Adding retinoic acid enhances tetanus vaccination
Penn State scientists have shown that a combination of retinoic acid and PIC, a synthetic immunity booster, significantly elevates the immune system response to a tetanus shot. The study was done in In mice,
A. Catharine Ross, who holds the Dorothy Foehr Huck Chair in Nutrition at Penn State, directed the study. She says, "There aren't very a number of examples of using nutrition to improve immune response. These results show that a natural product of vitamin A can have an important role in regulating immunity and, when administered along with PIC, might be a potentially powerful nutritional-immunological assist in vaccination."
The scientists reported their findings in the online early edition of the Proceedings of the National Academy of Sciences. The paper is "The anti-tetanus immune response of neonatal mice is augmented by retinoic acid combined with polyriboinosinic:polyribocytidylic acid." The first author is Yifan Ma, doctoral candidate in the Graduate Program in Integrative Biosciences, the Department of Nutritional Sciences and the Huck Institute for Life Sciences.
In previous studies, the Penn State scientists had shown that retinoic acid boosts the adult mouse response to the tetanus vaccine. In the current investigation, they studied the response in week-old mice. Mouse pups, like human infants, have a weaker response to vaccination than do adults due to the immaturity of their immune system.
Ross notes, "Strategies to enhance vaccination efficiency in early life are highly sought."
In the most recent Penn State experiments, week-old mice were given oral doses of retinoic acid along with a tetanus shot. The pups that received the retinoic acid developed a four times better immune response than mice that didn't receive the vitamin A product. Mice that received both retinoic acid and, PIC, the synthetic immunity booster polyriboinosinic: polyribocytidylic acid, developed a seven times higher immune response.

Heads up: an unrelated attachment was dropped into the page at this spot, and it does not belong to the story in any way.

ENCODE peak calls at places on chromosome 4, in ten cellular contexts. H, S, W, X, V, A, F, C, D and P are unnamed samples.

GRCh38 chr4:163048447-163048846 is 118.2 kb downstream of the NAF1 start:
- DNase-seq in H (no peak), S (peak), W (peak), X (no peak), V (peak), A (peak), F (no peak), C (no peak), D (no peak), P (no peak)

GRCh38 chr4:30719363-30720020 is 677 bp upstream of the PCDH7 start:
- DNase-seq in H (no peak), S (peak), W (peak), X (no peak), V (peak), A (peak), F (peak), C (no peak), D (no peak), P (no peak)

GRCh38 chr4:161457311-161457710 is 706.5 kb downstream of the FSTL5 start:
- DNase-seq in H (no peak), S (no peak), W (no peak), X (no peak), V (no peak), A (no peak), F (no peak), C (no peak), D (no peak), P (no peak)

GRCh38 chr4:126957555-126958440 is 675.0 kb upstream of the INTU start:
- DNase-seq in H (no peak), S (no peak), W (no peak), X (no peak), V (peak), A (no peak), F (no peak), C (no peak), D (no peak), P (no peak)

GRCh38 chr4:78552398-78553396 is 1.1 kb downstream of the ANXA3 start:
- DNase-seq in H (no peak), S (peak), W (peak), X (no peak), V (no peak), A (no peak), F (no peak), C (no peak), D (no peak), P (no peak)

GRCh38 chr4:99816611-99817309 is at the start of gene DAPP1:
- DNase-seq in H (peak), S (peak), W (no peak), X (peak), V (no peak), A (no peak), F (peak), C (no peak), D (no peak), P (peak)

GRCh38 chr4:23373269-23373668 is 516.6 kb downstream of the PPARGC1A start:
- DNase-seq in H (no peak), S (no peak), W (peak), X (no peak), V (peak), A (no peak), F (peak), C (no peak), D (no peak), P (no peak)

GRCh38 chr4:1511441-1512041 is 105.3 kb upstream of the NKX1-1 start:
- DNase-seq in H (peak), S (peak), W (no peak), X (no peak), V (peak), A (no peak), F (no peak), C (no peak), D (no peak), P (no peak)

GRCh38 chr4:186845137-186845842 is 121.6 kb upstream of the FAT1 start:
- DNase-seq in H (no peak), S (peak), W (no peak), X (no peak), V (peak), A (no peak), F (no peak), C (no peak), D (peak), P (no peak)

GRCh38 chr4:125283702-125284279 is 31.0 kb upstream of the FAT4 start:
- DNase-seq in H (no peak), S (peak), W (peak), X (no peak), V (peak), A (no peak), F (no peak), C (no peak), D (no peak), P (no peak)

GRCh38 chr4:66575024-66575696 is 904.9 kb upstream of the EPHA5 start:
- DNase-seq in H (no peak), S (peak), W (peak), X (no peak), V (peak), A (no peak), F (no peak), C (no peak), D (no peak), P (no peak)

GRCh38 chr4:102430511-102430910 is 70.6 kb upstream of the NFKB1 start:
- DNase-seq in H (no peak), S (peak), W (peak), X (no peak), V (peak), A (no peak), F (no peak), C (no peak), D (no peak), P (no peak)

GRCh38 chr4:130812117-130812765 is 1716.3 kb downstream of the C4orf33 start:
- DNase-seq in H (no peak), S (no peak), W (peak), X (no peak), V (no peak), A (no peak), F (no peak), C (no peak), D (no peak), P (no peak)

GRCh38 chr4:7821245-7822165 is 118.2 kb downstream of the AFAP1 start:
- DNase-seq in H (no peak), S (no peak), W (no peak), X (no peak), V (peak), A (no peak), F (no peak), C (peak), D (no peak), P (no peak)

In addition, the scientists found that the combined retinoic acid/PIC treatment produced a more balanced enhancement than either retinoic acid or PIC alone.
Ross explains that the scientists measured three subtypes of tetanus antibodies in blood samples from the mouse pups after vaccination. Both retinoic acid and PIC, when administered alone, each increased the antibodies about four-fold over all but the combination retinoic acid/PIC treatment resulted in elevated levels that had proportions of antibody types most like untreated pups.
Vitamin A is already given to children who are deficient in this vitamin when they receive the measles or diptheria-pertussis-tetanus vaccination and the intervention has been shown to significantly elevate the vaccine-induced antibody responses. However, dosing non-deficient children with vitamin A cannot be expected to have the same results as retinoic acid.
Ross explains that the human body makes retinoic acid from ingested vitamin A in very controlled amounts. Eating higher amounts of vitamin A doesn't automatically result in higher levels of retinoic acid in the body.
The research was supported by a grant from the National Institute of Health, the Penn State Huck Institute for the Life Sciences and the Dorothy Foehr Huck Chair in Nutrition.
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